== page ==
Another issue was due to having fairly big feet, it seems. All the pressure of pedalling was focused on the front part of my foot. It was like running in Stilettos. This put extra strain on my tendons just above my ankle and caused my thigh muscles to get tired quicker than usual.
The last stress test I had I could ride for a lot longer, to the point I was completely exhausted. This time, I wasn’t exhausted to the point I had to be helped off the bike, which happened in my other stress test. I was barely out of breath by the time the pain in my leg became unbearable. I really hope that doesn’t affect my results. I simply couldn’t keep going because the front of my calf muscles, especially my right one, was screaming in pain. Everything else was fine.
In the first few minutes of the test, my eyes started to feel weird, which is common for me when my symptoms start, it’s generally the first thing I notice as a warning sign, although that could be due to my reactive hypoglycaemia. I also had pins and needles in my feet for a few minutes, but that did pass. All in all, this was barely an exercise stress test when compared to my other one, which resulted in me having to be carried off the bike.
Throughout the test, they regularly took images of my heart and did blood pressure checks while I was peddling as the bike increased in resistance difficultly. I just wished my feet were pushing from the bride of my feet rather than from my toes, I would have been able to peddle for longer and thus generate better results.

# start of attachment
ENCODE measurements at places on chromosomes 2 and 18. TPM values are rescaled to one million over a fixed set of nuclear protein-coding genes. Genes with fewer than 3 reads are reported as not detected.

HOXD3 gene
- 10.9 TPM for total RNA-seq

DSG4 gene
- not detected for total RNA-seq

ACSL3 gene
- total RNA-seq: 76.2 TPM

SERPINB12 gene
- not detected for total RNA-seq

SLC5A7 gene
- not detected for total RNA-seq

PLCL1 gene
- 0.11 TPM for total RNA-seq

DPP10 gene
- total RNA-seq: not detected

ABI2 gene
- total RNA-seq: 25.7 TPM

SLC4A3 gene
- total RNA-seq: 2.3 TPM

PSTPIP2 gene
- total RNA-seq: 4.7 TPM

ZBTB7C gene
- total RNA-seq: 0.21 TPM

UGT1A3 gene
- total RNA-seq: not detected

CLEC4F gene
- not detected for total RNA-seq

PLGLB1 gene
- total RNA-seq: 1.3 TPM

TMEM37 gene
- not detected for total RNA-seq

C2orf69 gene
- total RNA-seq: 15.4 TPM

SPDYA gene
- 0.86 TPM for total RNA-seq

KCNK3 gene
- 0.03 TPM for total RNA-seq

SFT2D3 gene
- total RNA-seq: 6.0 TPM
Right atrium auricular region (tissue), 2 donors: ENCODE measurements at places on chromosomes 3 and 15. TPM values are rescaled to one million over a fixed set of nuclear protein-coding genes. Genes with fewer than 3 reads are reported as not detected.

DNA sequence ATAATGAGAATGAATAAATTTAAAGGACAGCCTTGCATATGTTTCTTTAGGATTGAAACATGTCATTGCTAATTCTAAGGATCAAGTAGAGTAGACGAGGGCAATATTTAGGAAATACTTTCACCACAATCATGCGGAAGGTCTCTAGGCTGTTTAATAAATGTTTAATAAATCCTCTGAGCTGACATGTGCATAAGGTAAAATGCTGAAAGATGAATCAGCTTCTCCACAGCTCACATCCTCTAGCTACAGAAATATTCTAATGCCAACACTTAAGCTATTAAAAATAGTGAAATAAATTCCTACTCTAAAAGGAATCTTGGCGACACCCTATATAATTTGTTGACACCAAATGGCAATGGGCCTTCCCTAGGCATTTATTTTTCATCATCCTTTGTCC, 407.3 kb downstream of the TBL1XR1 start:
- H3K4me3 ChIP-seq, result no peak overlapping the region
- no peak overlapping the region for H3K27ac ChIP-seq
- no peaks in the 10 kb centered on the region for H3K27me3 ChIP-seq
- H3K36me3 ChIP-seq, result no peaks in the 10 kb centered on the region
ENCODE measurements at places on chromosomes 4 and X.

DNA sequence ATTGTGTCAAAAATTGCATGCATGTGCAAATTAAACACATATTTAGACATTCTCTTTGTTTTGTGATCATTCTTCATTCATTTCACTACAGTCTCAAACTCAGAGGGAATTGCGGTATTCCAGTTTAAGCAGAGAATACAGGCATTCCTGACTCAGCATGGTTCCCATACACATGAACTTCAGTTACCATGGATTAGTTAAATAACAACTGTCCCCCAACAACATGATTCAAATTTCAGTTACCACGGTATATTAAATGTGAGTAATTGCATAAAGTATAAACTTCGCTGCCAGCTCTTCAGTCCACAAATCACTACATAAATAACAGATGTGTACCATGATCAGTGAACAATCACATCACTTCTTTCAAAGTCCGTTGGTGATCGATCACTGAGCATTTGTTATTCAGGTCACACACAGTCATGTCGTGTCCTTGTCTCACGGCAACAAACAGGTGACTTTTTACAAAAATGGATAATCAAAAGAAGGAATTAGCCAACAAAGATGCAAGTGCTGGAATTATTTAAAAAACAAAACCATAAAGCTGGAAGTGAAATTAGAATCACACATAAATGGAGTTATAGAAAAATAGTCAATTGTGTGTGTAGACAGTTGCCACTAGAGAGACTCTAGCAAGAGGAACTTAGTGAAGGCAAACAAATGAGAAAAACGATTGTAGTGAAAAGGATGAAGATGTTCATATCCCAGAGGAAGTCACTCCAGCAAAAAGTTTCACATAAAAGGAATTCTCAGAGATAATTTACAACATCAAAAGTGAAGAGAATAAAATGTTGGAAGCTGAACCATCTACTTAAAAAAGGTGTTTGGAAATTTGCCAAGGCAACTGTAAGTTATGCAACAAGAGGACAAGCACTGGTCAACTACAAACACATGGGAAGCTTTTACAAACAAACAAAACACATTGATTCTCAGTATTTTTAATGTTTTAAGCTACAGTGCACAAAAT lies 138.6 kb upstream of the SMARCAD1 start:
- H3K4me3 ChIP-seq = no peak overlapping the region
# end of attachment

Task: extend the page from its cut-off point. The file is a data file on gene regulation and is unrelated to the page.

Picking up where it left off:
My rush to get to my appointment wiped me out more than the test itself did, which was annoying to me. Even running down two flights of stairs when the postperson delivers something, that wipes me out more. I’d forgotten I had this PoTS appointment and had to clean my teeth, shower, dress, pack, and speed walk to the train to get there in time. All of which I managed in about 35 minutes, somehow. I was struggling to breathe for most of that walk and I felt terrible, it was a real struggle to stay composed. In comparison, during the test, I felt pretty normal.
When the tested finished, they asked why I’d stopped when I did, and I explained the pains in my legs. Hopefully, that’ll be reflected in the results. Unlike my last exercise test, however, I didn’t get to chat with the consultant about the results. That probably means I’ll have to wait another eight months to get the results when I see my specialist again. Sigh.
As always, leave your feedback in the comments section below. Also, feel free to share your experiences with PoTS or exercise tests in the comments section below as well. If you want to stay up-to-date with my blog, then sign up for my newsletter below. Alternatively, get push notifications of new articles by clicking the red bell icon in the bottom left corner.
Lastly, if you’d like to support my blog then you can make a donation of any size below as well. Until next time, Unwanted Life readers.
FollowFollow Unwanted Life on WordPress.com